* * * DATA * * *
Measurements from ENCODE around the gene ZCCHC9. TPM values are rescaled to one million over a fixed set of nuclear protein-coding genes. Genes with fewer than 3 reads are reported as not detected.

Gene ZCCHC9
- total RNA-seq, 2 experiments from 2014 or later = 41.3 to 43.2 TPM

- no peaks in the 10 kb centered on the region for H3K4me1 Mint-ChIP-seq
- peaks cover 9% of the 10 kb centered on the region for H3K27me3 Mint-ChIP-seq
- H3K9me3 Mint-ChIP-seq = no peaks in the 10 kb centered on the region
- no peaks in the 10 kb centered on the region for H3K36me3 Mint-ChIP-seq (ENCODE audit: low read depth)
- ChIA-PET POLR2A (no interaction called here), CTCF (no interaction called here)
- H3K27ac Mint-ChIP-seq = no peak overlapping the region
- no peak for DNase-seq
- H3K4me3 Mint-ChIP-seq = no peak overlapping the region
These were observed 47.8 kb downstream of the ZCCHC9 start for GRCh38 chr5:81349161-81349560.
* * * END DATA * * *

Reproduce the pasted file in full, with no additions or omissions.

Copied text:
Measurements from ENCODE around the gene ZCCHC9. TPM values are rescaled to one million over a fixed set of nuclear protein-coding genes. Genes with fewer than 3 reads are reported as not detected.

Gene ZCCHC9
- total RNA-seq, 2 experiments from 2014 or later = 41.3 to 43.2 TPM

- no peaks in the 10 kb centered on the region for H3K4me1 Mint-ChIP-seq
- peaks cover 9% of the 10 kb centered on the region for H3K27me3 Mint-ChIP-seq
- H3K9me3 Mint-ChIP-seq = no peaks in the 10 kb centered on the region
- no peaks in the 10 kb centered on the region for H3K36me3 Mint-ChIP-seq (ENCODE audit: low read depth)
- ChIA-PET POLR2A (no interaction called here), CTCF (no interaction called here)
- H3K27ac Mint-ChIP-seq = no peak overlapping the region
- no peak for DNase-seq
- H3K4me3 Mint-ChIP-seq = no peak overlapping the region
These were observed 47.8 kb downstream of the ZCCHC9 start for GRCh38 chr5:81349161-81349560.